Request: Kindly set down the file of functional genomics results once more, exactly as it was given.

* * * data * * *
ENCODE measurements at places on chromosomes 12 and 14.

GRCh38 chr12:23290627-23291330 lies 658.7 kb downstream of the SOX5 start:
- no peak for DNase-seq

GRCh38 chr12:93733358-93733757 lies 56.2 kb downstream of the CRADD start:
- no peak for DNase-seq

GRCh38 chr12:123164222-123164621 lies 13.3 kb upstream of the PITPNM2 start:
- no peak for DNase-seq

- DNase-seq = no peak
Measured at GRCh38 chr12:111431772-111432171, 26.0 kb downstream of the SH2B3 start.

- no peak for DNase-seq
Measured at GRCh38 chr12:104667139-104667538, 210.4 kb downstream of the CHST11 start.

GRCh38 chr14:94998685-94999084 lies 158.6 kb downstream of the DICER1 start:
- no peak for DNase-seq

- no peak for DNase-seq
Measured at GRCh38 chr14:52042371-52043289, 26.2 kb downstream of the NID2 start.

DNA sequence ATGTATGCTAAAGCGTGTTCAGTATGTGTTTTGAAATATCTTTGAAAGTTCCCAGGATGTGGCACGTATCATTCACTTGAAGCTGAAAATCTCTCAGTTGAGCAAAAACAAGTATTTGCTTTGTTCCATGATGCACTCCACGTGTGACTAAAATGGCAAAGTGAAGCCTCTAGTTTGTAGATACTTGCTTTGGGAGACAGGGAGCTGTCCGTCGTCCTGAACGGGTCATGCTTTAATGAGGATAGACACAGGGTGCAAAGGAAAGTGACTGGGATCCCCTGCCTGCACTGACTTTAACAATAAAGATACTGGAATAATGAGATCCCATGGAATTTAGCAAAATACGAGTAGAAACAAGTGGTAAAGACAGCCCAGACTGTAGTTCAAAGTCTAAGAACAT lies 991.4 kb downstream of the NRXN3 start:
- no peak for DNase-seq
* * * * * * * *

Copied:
ENCODE measurements at places on chromosomes 12 and 14.

GRCh38 chr12:23290627-23291330 lies 658.7 kb downstream of the SOX5 start:
- no peak for DNase-seq

GRCh38 chr12:93733358-93733757 lies 56.2 kb downstream of the CRADD start:
- no peak for DNase-seq

GRCh38 chr12:123164222-123164621 lies 13.3 kb upstream of the PITPNM2 start:
- no peak for DNase-seq

- DNase-seq = no peak
Measured at GRCh38 chr12:111431772-111432171, 26.0 kb downstream of the SH2B3 start.

- no peak for DNase-seq
Measured at GRCh38 chr12:104667139-104667538, 210.4 kb downstream of the CHST11 start.

GRCh38 chr14:94998685-94999084 lies 158.6 kb downstream of the DICER1 start:
- no peak for DNase-seq

- no peak for DNase-seq
Measured at GRCh38 chr14:52042371-52043289, 26.2 kb downstream of the NID2 start.

DNA sequence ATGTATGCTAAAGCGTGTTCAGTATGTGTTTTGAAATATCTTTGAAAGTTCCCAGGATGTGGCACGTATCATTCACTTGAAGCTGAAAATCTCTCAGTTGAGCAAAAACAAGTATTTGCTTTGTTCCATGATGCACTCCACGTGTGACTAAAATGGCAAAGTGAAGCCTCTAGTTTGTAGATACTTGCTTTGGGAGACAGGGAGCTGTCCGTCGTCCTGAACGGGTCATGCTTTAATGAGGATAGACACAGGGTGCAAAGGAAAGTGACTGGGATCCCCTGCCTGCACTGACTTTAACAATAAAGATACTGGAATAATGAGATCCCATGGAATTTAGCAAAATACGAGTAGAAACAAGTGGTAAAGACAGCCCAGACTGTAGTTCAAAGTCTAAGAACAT lies 991.4 kb downstream of the NRXN3 start:
- no peak for DNase-seq